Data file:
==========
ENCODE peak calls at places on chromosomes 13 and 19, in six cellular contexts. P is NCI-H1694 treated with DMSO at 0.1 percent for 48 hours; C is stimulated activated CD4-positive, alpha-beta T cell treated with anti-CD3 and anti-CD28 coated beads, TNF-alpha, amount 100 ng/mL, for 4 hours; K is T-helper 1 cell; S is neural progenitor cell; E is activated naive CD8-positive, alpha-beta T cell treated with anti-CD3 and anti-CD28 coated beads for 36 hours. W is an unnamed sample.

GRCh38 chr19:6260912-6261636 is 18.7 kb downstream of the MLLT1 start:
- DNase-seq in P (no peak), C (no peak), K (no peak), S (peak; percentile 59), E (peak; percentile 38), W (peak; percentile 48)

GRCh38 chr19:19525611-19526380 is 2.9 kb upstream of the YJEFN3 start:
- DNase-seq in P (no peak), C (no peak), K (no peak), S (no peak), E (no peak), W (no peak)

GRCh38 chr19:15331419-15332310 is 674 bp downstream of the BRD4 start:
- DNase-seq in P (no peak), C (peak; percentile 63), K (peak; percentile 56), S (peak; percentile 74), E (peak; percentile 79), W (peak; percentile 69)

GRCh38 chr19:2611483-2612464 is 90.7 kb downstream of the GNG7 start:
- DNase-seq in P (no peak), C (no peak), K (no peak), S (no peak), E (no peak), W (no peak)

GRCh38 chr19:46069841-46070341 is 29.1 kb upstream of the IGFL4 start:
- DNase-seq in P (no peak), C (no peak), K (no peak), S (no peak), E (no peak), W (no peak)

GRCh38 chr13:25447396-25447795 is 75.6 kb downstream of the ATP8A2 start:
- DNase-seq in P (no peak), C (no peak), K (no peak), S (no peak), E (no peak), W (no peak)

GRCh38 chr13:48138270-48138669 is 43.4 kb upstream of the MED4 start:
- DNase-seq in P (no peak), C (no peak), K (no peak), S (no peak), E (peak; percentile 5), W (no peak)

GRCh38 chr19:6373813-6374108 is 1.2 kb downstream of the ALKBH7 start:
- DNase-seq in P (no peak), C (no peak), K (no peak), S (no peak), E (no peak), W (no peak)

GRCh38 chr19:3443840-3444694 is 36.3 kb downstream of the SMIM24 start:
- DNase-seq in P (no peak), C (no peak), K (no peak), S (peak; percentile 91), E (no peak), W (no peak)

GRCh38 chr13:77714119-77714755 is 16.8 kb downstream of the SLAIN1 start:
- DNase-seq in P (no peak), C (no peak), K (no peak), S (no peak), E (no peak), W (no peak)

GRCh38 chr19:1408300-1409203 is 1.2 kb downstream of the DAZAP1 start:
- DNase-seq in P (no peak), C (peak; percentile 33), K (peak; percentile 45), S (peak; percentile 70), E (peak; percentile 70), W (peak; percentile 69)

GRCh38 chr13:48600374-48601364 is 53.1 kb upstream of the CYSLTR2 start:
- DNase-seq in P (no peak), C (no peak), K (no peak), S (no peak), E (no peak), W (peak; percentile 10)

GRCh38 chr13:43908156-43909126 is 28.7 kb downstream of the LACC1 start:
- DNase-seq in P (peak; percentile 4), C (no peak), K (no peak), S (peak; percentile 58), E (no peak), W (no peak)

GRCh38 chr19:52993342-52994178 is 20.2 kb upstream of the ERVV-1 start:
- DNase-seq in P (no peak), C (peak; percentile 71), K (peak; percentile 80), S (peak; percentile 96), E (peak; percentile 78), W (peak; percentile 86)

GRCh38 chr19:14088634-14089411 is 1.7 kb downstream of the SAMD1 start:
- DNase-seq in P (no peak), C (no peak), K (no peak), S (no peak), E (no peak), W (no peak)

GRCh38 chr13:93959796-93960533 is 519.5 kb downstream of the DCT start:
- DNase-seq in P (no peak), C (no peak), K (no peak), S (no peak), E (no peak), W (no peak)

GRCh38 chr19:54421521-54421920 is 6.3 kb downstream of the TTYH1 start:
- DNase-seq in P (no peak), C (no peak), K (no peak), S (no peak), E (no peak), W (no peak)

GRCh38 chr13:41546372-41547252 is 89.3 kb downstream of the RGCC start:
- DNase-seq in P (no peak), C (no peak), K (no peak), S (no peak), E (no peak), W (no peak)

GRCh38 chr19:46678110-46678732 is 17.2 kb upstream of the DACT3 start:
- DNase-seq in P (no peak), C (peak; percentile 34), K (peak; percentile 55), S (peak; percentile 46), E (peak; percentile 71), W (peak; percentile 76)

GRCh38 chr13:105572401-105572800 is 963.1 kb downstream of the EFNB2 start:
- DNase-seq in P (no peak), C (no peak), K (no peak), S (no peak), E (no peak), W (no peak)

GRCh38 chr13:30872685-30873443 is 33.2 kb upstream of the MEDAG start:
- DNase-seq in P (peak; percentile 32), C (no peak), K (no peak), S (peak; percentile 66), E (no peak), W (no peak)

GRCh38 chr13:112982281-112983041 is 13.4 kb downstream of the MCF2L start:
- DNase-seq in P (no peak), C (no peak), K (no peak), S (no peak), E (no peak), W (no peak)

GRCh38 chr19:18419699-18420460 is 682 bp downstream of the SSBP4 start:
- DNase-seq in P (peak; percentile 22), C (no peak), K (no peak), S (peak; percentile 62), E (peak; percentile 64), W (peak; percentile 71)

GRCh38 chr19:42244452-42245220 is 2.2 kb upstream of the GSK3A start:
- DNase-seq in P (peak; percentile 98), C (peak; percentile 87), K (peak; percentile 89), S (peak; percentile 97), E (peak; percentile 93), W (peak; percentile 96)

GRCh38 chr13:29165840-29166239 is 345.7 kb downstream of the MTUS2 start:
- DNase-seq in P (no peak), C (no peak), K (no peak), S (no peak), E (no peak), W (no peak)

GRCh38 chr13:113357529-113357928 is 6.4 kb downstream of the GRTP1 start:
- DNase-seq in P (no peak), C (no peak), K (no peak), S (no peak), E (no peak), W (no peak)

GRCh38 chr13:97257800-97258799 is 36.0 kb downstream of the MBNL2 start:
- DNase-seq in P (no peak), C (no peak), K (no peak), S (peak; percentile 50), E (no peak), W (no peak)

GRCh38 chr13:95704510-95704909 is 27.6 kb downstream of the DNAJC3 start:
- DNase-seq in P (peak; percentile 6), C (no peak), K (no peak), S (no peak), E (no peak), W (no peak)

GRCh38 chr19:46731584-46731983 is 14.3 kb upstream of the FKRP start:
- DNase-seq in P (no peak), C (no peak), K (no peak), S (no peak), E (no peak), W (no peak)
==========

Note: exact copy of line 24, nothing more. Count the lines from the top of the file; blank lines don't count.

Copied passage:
GRCh38 chr13:48600374-48601364 is 53.1 kb upstream of the CYSLTR2 start: